Students at the physics department at Loyola are among the most active on campus in terms of their involvement with research, commitment and participation in various outreach programs mainly aimed at energizing school kids towards science. They also participate in on-campus events such as the President's open house and the Monroe Rededication Ceremony. The Loyola physics students fully deserved their recognition as a "distinguished" chapter by the National Student Physics Society.
Michael Kammer (Physics'12) has received a Master's degree in Biomedical Engineering from Vanderbilt University. His thesis title is "Characterizing Aptamer-Small Molecule Interactions with Backscattering interferometry". He is also a co-author of two articles recently published in The Analyst and in PNAS Plus.
The Drs. Rachel and Stephen Kent Research Endowment for Science and Mathematics and Rev. John H. Mullahy, S.J., Research Endowment for the Sciences were established to support collaborative research by faculty and students. This year out of six grants, three were awarded to Physics students.
My-Hanh Truong ("Structural Optimization of Amorphous Graphene" - advisor Dr. K. Schaefer), Andrew Eddins (“Innovative Physics Demonstrations for Student Outreach and Instructional Use” - advisor Dr. A. Kargol), and Richard Bustos (“Innovators at work – Projects for the Electronics Club” - advisor Dr. A. Kargol) all receive grants to support their research and educational projects.
As part of activities marking the centennial of the publication of Albert Einstein’s groundbreaking work in General Relativity, the American Physical Society has put together a short list of the landmark papers published in APS journals these past one hundred years. Among the works authored by celebrated physicists such as Einstein himself, Stephen Hawking, Robert Oppenheimer, Roger Penrose etc. is a paper by our own Carl Brans (coauthored with Robert Dicke).
String theory is widely believed to be the best candidate for a unified theory of all the four fundamental forces in nature. Recently, Dr. Biswas along with his collaborator, Dr. Okada, from University of Alabama investigated whether a particular "stringy" feature, "nonlocality", can be detected at the LHC (Large Hadron Collider) run that is currently underway. LHC is the world’s largest and most powerful particle accelerator consisting of a 27-kilometre ring of superconducting magnets with a number of accelerating structures to boost the energy of the particles along the way.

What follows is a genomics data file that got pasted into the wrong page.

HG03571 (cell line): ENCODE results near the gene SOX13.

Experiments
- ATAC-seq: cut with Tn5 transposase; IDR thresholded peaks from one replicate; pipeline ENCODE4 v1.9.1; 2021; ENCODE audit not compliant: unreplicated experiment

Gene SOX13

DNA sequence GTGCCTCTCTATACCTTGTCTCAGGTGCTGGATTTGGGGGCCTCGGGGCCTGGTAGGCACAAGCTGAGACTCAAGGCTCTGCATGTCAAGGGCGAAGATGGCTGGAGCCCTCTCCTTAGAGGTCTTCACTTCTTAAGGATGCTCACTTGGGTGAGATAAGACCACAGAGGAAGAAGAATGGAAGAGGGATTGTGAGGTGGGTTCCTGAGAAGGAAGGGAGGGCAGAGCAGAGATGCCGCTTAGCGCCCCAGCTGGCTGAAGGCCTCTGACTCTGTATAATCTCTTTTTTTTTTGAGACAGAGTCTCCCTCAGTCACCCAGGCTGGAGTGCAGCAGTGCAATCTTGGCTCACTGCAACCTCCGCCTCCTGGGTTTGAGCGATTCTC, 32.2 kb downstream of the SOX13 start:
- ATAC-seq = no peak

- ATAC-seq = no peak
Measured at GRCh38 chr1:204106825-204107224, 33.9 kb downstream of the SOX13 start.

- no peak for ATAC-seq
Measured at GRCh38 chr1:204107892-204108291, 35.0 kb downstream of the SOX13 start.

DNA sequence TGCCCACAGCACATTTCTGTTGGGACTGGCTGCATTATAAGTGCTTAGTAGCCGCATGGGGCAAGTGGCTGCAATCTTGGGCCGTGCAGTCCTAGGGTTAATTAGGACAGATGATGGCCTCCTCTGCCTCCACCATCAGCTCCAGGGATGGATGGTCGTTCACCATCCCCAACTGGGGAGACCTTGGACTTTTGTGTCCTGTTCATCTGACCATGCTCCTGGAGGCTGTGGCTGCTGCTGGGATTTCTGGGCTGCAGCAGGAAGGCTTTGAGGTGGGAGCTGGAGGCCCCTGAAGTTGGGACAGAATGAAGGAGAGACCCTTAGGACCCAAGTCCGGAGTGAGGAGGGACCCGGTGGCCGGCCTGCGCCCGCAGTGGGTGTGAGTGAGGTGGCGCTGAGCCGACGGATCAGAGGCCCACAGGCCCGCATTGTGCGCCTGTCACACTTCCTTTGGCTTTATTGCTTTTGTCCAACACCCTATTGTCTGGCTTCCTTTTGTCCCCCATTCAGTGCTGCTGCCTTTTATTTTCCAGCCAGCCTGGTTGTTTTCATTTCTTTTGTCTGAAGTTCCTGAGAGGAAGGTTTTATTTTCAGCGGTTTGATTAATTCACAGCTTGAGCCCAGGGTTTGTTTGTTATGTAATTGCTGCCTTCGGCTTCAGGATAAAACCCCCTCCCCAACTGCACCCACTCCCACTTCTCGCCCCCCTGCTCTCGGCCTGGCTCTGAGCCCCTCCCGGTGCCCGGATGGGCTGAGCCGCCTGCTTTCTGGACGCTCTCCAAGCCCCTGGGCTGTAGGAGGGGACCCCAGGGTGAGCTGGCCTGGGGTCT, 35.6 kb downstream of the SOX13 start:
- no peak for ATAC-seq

Dr. Armin Kargol received the College of Humanities and Natural Sciences Faculty Excellence in Teaching Award at the May 2015 HNS Honors Convocation.
Loyola Physics students, Richard Bustos, Riley Mayes and Thomas Slack, recently participated and presented in the annual April Meeting organized by the American Physical Society (APS), the umbrella physics organization in the country. Both Riley Mayes and Thomas Slack were selected to present talks in the research panels along with world renowned physicists across the globe, a rare achievement for undergraduate students. Richard Bustos made a poster presentation.
Emily Drabek-Maunder (Physics ’09) received her Ph.D. in Astrophysics from the University of Exeter, UK, in the summer of 2014. Her thesis was entitled: A Submillimetre Study of Nearby Star Formation using Molecular Line Data. She is currently a postdoctoral research associate at Imperial College London, where she is studying star formation and evolution in our Galaxy. Her research often takes her to the Mauna Kea Observatory in Hawaii.
Students at the physics department at Loyola are among the most active on campus in terms of their involvement with research, commitment and participation in various outreach programs mainly aimed at energizing school kids towards science, but also on-campus events such as Nano-days and President's day. Thus it's nice to note that Loyola was recognized as a "distinguished" chapter by the Student Physics Society.
When I was applying to graduate school I knew that I wanted to study renewable and sustainable energy. I decide to look at universities outside the United Sates because I found that universities here do not offer programs in renewable energy. After a lot of research and many applications later, I was accepted to schools in Germany, the United Kingdom, and the Netherlands. I chose the University of Oldenburg because it is exactly the kind of program I was looking for.